Response of predatory birds to varying levels of difficulty in obtaining food
AbstractThis study investigated the development of the ability to obtain food in predatory wild birds (Ardea cinerea, Accipiter gentilis, Milvus migrans, Athene noctua, Strix aluco and Bubo bubo) in a wildlife rehabilitation centre. Birds were stimulated to find/capture food, dead or alive, at five levels of increasing difficulty, and compared with controls. Each level of difficulty lasted about a week for each animal. They were only moved to the next level if they did not lose weight and did not show signs of loss of physical abilities. Weights were obtained about once every seven days. The mean time taken to reach the highest level of difficulty was shorter for Strigiformes (16.6 ± 8.8 days) – especially Athene noctua – when compared to Falconiformes (54.1 ± 10.2 days). When compared to control birds, the animals tested did not show significant weight loss. The time to reach prey competence (number of days a bird needed to attain the last level and stay there at least a week) ranged between 10 and 47 days. The time that the test birds needed to reach the last level (and full recovery) was not significantly different from the time controls took to recover. The number of weights (the total number of times a bird was weighed until it reached the final level and stayed there, reflecting the number of manipulations to which individuals were subjected during the recovery process) ranged from five to 10, while the average for controls was 5.9 ± 1.87. We conclude that adding some degree of difficulty to the feeding of captive birds of prey recovering at wildlife centres does not seem to have negative effects on the recovery process itself or on the centre’s routine work, and can contribute to improving birds’ physical and psychological health as it stimulates movements and skills that, apart from the recovery process itself, may increase the chances of survival when the birds are released.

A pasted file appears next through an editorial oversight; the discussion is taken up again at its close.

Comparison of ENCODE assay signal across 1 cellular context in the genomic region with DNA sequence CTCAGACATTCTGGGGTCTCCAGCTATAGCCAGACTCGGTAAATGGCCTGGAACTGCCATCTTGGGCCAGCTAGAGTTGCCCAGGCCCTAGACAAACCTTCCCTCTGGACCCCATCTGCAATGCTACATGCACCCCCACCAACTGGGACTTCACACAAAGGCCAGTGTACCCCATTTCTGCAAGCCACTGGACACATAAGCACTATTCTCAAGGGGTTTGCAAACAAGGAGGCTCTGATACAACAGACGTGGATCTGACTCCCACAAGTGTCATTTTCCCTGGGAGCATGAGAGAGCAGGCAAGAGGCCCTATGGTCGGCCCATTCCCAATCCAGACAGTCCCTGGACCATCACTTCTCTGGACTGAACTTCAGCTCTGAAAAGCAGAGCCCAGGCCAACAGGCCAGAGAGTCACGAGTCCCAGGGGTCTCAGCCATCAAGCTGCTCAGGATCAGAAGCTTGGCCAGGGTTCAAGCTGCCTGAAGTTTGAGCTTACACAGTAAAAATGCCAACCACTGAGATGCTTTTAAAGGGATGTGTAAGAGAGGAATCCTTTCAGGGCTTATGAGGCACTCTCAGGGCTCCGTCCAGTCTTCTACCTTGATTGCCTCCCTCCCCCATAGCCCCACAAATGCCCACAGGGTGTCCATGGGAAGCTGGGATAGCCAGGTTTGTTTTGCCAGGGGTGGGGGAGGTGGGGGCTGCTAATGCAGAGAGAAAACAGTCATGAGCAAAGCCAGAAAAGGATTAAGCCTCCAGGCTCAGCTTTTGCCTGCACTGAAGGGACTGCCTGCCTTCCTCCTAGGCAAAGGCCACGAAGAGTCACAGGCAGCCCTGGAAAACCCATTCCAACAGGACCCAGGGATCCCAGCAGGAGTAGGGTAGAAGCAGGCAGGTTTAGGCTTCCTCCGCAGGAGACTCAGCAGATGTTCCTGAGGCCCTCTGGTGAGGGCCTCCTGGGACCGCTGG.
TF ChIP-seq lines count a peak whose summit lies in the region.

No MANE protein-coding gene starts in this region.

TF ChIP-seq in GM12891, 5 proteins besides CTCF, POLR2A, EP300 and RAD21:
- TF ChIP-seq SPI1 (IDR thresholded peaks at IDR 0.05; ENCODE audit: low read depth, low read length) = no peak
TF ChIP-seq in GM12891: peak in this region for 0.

How to Cite
Raposeira, H., Horta, P., & Luís, A. (2013). Response of predatory birds to varying levels of difficulty in obtaining food. Journal of Zoo and Aquarium Research, 1(2), 69–72. https://doi.org/10.19227/jzar.v1i2.34
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